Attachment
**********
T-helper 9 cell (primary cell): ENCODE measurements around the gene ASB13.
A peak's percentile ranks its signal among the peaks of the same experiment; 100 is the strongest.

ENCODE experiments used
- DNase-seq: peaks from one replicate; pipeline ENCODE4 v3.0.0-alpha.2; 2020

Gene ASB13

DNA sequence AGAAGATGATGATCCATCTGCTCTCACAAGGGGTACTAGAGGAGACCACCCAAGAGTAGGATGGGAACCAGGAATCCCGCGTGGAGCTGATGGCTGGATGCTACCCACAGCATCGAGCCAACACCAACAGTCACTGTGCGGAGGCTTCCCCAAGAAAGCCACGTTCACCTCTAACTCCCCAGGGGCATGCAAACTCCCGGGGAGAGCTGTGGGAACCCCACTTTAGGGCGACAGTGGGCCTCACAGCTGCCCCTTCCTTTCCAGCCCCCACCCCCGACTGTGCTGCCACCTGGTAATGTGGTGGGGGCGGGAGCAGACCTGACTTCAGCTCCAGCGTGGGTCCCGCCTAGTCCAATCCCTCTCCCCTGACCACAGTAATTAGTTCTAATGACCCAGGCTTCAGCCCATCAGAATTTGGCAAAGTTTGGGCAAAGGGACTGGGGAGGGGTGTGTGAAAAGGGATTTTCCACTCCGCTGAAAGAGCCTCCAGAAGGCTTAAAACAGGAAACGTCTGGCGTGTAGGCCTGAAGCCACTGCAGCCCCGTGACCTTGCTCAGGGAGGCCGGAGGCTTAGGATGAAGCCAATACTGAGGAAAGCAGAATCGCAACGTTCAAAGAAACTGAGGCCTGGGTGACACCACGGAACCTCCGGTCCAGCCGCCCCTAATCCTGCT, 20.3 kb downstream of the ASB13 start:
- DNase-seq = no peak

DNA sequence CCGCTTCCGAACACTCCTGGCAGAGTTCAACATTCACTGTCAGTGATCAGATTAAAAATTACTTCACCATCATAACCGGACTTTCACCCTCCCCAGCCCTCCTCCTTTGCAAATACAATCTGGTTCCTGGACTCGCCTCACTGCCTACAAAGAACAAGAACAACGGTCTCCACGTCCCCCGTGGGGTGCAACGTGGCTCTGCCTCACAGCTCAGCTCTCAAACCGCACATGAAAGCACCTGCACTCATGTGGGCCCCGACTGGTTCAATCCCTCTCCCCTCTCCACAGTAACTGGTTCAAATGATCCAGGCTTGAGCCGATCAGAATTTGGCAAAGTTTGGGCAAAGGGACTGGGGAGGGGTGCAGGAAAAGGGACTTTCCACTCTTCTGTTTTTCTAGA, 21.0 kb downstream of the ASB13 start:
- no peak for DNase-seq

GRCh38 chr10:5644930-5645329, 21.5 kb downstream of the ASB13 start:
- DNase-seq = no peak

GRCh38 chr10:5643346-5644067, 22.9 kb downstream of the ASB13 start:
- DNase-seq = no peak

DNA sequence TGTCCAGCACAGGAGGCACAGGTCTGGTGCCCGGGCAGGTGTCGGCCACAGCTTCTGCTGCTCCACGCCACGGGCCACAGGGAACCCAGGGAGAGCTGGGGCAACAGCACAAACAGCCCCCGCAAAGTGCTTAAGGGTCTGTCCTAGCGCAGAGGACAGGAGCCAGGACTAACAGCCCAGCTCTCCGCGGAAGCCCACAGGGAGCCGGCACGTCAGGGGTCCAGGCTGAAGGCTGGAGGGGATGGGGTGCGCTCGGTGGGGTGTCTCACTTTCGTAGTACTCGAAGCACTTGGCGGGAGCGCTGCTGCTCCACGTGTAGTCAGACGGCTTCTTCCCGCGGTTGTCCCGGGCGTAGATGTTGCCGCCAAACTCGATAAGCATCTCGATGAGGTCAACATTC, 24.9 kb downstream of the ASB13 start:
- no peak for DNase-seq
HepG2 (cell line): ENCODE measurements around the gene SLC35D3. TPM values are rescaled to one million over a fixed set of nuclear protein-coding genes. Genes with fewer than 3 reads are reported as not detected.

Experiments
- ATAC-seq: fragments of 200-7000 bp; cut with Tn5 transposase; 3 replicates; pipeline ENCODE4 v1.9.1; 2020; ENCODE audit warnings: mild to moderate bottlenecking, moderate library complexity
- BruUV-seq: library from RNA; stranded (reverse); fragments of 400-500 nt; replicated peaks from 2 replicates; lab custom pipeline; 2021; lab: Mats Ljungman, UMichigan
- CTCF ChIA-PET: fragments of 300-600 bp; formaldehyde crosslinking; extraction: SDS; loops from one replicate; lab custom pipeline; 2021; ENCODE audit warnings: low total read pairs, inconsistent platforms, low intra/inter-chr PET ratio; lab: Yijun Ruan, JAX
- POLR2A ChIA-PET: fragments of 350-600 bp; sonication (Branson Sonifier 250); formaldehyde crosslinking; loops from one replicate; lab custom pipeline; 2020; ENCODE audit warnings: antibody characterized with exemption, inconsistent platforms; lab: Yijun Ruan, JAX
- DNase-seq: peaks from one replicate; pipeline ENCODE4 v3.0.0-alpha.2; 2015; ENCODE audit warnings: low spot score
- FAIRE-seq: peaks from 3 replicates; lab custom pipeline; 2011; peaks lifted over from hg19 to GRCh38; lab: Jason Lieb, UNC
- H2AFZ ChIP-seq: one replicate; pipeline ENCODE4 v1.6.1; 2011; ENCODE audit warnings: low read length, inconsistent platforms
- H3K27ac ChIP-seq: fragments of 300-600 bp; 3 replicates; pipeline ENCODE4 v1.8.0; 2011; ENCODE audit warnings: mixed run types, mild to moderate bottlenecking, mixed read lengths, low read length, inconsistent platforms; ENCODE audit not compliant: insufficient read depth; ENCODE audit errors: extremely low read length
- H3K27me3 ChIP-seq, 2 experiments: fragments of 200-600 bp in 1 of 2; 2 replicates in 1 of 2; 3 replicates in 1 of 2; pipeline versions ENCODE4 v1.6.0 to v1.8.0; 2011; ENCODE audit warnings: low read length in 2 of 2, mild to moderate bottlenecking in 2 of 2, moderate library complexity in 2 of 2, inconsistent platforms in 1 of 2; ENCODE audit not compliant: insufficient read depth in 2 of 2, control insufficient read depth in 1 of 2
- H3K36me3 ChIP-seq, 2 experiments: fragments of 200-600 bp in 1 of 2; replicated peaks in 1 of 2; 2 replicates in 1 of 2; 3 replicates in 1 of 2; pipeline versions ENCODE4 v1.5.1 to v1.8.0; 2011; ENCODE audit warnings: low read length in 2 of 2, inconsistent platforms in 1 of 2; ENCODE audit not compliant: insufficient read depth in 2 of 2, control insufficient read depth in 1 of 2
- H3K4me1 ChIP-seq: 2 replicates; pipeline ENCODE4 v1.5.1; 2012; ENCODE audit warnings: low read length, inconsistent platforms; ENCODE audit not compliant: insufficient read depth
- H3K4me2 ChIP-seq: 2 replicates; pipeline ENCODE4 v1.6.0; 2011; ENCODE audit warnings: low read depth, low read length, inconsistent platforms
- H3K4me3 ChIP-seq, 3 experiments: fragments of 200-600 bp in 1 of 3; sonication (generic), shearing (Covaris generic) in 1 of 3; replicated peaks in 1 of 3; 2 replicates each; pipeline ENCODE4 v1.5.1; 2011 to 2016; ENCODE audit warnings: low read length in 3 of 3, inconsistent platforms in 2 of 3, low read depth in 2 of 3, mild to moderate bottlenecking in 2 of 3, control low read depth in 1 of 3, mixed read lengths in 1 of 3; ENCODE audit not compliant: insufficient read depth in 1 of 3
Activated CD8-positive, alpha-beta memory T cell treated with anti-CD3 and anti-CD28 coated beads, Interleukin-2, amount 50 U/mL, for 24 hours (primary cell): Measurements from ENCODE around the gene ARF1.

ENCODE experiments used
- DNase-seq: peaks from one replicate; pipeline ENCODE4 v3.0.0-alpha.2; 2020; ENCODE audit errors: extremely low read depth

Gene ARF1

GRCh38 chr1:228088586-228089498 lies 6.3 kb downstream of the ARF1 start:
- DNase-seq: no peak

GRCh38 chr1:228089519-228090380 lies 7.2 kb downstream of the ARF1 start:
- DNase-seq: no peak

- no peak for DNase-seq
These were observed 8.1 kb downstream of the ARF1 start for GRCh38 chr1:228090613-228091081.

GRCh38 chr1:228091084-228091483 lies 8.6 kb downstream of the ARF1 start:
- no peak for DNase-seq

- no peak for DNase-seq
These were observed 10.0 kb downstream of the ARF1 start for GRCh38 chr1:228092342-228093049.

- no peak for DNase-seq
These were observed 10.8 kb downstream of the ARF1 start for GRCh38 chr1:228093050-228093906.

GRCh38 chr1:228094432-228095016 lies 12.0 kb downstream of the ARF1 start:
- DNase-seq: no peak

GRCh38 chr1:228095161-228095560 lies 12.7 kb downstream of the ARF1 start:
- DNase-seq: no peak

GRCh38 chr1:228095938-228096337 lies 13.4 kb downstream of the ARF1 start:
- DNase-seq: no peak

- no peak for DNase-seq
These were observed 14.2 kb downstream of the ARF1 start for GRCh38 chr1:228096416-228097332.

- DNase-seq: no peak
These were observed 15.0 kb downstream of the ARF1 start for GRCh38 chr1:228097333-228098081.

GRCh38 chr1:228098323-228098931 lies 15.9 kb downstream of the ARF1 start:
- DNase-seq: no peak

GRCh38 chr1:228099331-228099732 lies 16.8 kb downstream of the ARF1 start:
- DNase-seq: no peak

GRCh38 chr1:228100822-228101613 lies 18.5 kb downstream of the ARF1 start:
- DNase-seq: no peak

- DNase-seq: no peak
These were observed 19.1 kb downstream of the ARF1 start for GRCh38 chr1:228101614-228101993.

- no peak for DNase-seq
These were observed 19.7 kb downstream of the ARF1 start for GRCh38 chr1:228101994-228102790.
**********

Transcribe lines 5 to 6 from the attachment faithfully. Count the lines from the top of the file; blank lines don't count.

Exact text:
Gene ASB13

DNA sequence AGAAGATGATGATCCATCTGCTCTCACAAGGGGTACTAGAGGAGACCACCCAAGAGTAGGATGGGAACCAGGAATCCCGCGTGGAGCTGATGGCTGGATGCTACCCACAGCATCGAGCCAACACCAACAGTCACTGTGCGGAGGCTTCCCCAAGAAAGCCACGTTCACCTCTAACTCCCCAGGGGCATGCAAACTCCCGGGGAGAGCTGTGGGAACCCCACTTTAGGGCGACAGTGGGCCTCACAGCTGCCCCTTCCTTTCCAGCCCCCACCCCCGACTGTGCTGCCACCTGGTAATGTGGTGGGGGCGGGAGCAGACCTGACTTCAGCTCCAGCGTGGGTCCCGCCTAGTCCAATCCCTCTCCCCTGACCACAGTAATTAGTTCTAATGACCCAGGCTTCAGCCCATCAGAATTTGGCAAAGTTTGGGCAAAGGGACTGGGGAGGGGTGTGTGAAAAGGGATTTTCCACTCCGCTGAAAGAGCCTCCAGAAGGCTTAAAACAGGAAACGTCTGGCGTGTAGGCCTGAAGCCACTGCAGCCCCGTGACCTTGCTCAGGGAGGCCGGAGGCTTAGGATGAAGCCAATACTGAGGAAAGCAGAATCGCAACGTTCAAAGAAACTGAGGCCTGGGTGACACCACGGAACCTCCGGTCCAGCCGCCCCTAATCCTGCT, 20.3 kb downstream of the ASB13 start: